The Hurt Locker, directed by Kathryn Bigelow

The Hurt Locker, directed by Kathryn Bigelow

Tom Jennings is relieved that this film avoids lazy liberal moralising in exploring the mundane traumas of courage under fire.

Improvised Explosive Death-Drive. Film review – Tom Jennings
The heart might sink at the prospect of yet another Iraq war film based on a verité account by an embedded journalist, but Kathryn Bigelow’s viscerally scintillating The Hurt Locker (2008) is distinctive in several respects. While thoroughly and (un)comfortably enjoyable as superior action fodder, it also subtly stylises the dire individual and interpersonal corollaries even of a military function which seems most humanistic. Her Improvised Exposive Device-disposal squad are at once ordinary and heroic. Veteran communications officer J.T. Sanborn (Anthony Mackie) obsesses about rules to stave off fear, rookie guard Owen Eldridge (Brian Geraghty) maintains alertness via a veritable bundle of neuroses visibly vying for attention, and bomb expert William James (Jeremy Renner) approaches his task with a simultaneously exhilarating and infuriating blend of surgical precision and cowboy bravado after his predecessor has succumbed to the fiendish bodgery of insurgent tactics.
James initially impresses his new colleagues with almost supernatural success. However, his lordly devil-may-care attitude increasingly imperils everyone in the vicinity, and they eventually even contemplate assassinating him to improve their own chances. Superbly rendered set-pieces count down the final month of their tour of duty, stitched together with interludes illustrating their variously vexed relationships with each other, sundry locals and, most tellingly, their lives back home – running a minimal gamut from dreams of hidebound retirement to James’ distantiation from his young son compared to strong affinity with the tragically happy-go-lucky Iraqi spiv dubbed ‘Beckham’. The film’s title refers to James’ secret stash of component souvenirs, metaphorically doubling for the private and public implications of these soldiers’ anguish. His arguably necessary recklessness yields an alienated incapacity to appreciate any other kind of social project and a hankering for intensity of experience that can only be interpreted as death-wish – practically guaranteeing that the heights of their specialist training, as well as its failures, produce monsters liable to explode at any moment.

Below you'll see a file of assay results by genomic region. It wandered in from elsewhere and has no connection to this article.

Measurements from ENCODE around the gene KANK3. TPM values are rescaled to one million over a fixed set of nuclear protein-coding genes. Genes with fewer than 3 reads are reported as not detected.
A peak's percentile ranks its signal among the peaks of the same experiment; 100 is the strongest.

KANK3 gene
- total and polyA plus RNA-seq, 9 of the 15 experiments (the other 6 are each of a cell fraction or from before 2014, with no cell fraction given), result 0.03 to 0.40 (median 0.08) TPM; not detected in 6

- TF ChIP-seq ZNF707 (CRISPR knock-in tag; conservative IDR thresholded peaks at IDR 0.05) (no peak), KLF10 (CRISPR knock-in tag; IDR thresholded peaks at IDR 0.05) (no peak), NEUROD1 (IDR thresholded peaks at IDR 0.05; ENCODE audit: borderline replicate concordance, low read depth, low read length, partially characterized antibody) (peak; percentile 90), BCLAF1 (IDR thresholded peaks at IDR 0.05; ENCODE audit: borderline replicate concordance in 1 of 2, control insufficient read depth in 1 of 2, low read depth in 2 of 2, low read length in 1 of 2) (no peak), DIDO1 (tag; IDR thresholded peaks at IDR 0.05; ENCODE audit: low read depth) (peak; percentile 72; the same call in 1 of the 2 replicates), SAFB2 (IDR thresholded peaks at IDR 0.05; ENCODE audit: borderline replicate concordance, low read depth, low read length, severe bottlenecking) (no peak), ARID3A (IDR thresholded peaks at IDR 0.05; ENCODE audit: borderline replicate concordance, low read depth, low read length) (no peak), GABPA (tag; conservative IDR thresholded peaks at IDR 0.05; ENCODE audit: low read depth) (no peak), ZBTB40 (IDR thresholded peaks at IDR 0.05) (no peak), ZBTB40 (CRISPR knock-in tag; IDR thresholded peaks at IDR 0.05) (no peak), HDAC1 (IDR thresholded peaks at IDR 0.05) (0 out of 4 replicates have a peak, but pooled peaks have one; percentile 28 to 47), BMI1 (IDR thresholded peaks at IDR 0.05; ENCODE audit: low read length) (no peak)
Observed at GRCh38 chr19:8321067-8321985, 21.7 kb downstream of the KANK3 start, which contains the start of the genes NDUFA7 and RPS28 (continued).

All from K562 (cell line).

The Hurt Locker was co-produced and scripted by Mark Boal from his 2005 essay ‘The Man In The Bomb Suit’. He had already co-written Paul Haggis’ In The Valley of Elah (2007), fictionalising his earlier Playboy feature about a US infantryman murdered after returning from the attack on Baghdad in 2003 – thus showing a particular interest in the effects of modern warfare on those prosecuting it. Such themes lend themselves perfectly to Bigelow’s persistent fascination with the psychodynamics of violence, seductively spectacularised in intimate visual flayings of the wayward weaknesses of masculinity – achieved with virtuoso design and editing and vivid, hyperkinetic camerawork in generic subversions such as Near Dark (1987), Blue Steel (1989), Point Break (1991), Strange Days (1995) and, least imaginatively, in K-19: The Widowmaker (2002).* Now, the realist immediacy of Barry Ackroyd’s cinematography, effectively disorienting sound design and characteristically inspired acting, expert pacing and crafting of atmosphere boil genre cliches of attrition among bands of brothers down to basic elements among those whose work requires them to tolerate the constant threat of imminent mortality.